Sony’s PlayStation 5 sales remain relatively steady and strong, with 3.3 million units sold in fiscal Q2 compared to 2.2 million last quarter, bringing total sales to 13.4 million units, Sony announced. Game sales were also up significantly at 76.4 million units compared to 63.6 million in the previous quarter, due in large part to third-party sales.
All told, this amounted to a healthy 27 percent boost in gaming revenue to 645.4 billion yen ($5.68 billion). However, operating income of 82.7 billion yen ($728 million) was down compared to last quarter by 3.4 billion yen ($29 million). Sony’s fiscal year ends on March 31, 2022.
So how can profit be lower when sales and revenue are up? While Sony did sell more games last quarter, first-party titles dropped very significantly, from 10.5 million last quarter to 7.6 million in Q2. That was offset in numbers by third-party games, but those don’t tend to be as profitable. Both Microsoft and Sony have acquired gaming studios to boost their Xbox/PS first-party titles, but Microsoft has been more prolific in that regard.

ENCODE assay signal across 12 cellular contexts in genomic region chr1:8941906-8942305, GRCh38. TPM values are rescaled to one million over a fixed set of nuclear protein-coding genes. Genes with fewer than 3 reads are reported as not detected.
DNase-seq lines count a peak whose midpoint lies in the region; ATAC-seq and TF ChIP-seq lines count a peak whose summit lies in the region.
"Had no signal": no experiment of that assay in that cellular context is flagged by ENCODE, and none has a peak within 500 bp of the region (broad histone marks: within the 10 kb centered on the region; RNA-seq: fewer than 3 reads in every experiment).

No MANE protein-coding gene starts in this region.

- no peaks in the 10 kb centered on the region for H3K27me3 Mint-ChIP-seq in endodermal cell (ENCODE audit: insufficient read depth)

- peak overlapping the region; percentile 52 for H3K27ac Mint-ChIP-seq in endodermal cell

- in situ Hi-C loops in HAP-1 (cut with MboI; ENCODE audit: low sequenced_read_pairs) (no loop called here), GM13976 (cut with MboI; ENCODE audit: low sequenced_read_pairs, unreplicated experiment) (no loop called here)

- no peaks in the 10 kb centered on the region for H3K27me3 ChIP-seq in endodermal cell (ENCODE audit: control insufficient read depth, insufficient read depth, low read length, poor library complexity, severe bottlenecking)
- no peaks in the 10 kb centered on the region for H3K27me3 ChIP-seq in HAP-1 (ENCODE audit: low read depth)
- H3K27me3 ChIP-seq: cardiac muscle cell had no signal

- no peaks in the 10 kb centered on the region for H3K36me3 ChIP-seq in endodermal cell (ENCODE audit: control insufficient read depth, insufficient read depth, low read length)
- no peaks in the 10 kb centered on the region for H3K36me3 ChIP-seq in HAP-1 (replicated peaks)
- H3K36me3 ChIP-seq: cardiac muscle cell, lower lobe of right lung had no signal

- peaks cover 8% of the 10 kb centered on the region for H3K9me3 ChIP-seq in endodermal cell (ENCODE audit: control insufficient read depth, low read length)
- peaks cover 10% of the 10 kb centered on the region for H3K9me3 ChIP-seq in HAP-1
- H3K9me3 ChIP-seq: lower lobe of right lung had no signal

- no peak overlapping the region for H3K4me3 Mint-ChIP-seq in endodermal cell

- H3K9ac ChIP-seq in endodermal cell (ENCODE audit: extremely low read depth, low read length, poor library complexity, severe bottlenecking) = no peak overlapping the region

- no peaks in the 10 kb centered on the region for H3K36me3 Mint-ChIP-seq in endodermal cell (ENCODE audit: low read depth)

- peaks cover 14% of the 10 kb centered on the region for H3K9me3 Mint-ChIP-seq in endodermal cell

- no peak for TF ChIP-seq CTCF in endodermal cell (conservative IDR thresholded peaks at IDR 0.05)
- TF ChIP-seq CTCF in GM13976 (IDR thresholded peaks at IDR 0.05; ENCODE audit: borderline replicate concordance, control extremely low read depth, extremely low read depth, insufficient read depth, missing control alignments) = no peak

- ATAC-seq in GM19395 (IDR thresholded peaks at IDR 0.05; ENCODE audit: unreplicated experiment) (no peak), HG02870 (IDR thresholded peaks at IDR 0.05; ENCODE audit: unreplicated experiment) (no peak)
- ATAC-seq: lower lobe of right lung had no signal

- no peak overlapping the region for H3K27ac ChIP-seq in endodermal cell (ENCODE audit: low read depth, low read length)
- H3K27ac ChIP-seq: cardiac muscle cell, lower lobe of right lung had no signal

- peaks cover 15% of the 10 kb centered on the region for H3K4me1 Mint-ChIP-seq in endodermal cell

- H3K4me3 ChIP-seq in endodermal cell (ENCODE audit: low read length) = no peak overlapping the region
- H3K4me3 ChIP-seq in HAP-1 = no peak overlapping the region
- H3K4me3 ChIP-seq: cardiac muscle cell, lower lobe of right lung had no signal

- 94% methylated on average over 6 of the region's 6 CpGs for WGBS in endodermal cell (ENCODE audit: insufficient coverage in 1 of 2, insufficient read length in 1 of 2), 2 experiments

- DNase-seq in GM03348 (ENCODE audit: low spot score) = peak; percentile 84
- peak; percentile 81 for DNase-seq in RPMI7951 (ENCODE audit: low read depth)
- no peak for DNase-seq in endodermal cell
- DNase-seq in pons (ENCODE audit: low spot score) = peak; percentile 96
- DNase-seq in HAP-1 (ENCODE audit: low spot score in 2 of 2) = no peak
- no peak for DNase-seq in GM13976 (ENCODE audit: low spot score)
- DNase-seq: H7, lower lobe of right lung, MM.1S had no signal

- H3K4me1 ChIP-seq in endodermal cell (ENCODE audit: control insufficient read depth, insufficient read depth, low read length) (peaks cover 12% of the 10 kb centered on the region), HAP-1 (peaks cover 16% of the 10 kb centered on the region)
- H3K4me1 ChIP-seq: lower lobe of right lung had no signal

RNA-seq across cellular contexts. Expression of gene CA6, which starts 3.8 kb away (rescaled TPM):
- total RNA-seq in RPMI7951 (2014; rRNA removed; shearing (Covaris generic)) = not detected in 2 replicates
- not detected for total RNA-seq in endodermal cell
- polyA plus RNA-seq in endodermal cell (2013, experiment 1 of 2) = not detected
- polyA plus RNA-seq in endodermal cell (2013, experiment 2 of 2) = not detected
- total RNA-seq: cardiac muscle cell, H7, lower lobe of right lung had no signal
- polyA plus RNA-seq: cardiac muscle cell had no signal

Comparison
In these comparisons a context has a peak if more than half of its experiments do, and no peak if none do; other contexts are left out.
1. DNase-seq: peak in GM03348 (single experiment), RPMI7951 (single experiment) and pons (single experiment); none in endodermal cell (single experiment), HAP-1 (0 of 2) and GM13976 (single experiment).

And while PS5 sales were up, PS4 units dropped considerably, down to just 200,000 from a half a million the quarter before. Other factors that Sony mentioned are a “loss resulting from strategic price points for PS5 hardware that were set lower than manufacturing costs.” That means that Sony may have sold the PS5 with minimal or negative profits this quarter, although in August, the company said it was no longer selling the PS5 at a loss.
Despite the drop in quarterly income, Sony’s gaming division appears to be on pretty solid footing. In its August earnings call, Sony CFO Hiroki Totoki told investors that the company believes it will eclipse the 14.8 million unit sales achieved by the PlayStation 4 in its first year. PS5 sales are tracking close to that figure.
The company also said at the time that it had secured enough components for 22.6 million units sold by March 2022. That would be enough to meet its sales projections, but if sales really explode during the holidays, it may not have a lot of margin for error — meaning shortages could continue through next year.
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